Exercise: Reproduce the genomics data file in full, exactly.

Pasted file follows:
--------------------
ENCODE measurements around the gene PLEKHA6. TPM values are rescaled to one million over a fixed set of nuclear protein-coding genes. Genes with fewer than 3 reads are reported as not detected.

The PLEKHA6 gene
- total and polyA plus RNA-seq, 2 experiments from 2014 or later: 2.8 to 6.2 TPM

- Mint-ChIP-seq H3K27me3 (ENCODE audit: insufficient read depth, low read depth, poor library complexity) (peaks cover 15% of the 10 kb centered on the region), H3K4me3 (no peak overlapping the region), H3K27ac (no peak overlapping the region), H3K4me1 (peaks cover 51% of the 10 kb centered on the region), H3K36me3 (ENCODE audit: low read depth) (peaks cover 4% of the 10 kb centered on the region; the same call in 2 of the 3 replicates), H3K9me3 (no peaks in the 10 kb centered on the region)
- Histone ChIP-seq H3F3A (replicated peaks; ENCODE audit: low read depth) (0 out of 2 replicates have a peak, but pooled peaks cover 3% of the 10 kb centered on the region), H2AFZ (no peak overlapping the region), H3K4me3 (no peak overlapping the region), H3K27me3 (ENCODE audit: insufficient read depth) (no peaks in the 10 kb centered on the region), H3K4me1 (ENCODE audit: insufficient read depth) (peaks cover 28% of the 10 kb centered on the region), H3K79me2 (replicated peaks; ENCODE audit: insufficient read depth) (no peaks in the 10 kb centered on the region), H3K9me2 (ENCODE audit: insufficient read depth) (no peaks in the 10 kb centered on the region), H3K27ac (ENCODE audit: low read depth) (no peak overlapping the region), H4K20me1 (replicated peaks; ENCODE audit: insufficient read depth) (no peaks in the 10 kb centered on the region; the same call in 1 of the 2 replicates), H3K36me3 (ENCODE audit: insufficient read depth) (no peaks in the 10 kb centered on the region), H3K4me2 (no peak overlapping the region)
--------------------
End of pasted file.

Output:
ENCODE measurements around the gene PLEKHA6. TPM values are rescaled to one million over a fixed set of nuclear protein-coding genes. Genes with fewer than 3 reads are reported as not detected.

The PLEKHA6 gene
- total and polyA plus RNA-seq, 2 experiments from 2014 or later: 2.8 to 6.2 TPM

- Mint-ChIP-seq H3K27me3 (ENCODE audit: insufficient read depth, low read depth, poor library complexity) (peaks cover 15% of the 10 kb centered on the region), H3K4me3 (no peak overlapping the region), H3K27ac (no peak overlapping the region), H3K4me1 (peaks cover 51% of the 10 kb centered on the region), H3K36me3 (ENCODE audit: low read depth) (peaks cover 4% of the 10 kb centered on the region; the same call in 2 of the 3 replicates), H3K9me3 (no peaks in the 10 kb centered on the region)
- Histone ChIP-seq H3F3A (replicated peaks; ENCODE audit: low read depth) (0 out of 2 replicates have a peak, but pooled peaks cover 3% of the 10 kb centered on the region), H2AFZ (no peak overlapping the region), H3K4me3 (no peak overlapping the region), H3K27me3 (ENCODE audit: insufficient read depth) (no peaks in the 10 kb centered on the region), H3K4me1 (ENCODE audit: insufficient read depth) (peaks cover 28% of the 10 kb centered on the region), H3K79me2 (replicated peaks; ENCODE audit: insufficient read depth) (no peaks in the 10 kb centered on the region), H3K9me2 (ENCODE audit: insufficient read depth) (no peaks in the 10 kb centered on the region), H3K27ac (ENCODE audit: low read depth) (no peak overlapping the region), H4K20me1 (replicated peaks; ENCODE audit: insufficient read depth) (no peaks in the 10 kb centered on the region; the same call in 1 of the 2 replicates), H3K36me3 (ENCODE audit: insufficient read depth) (no peaks in the 10 kb centered on the region), H3K4me2 (no peak overlapping the region)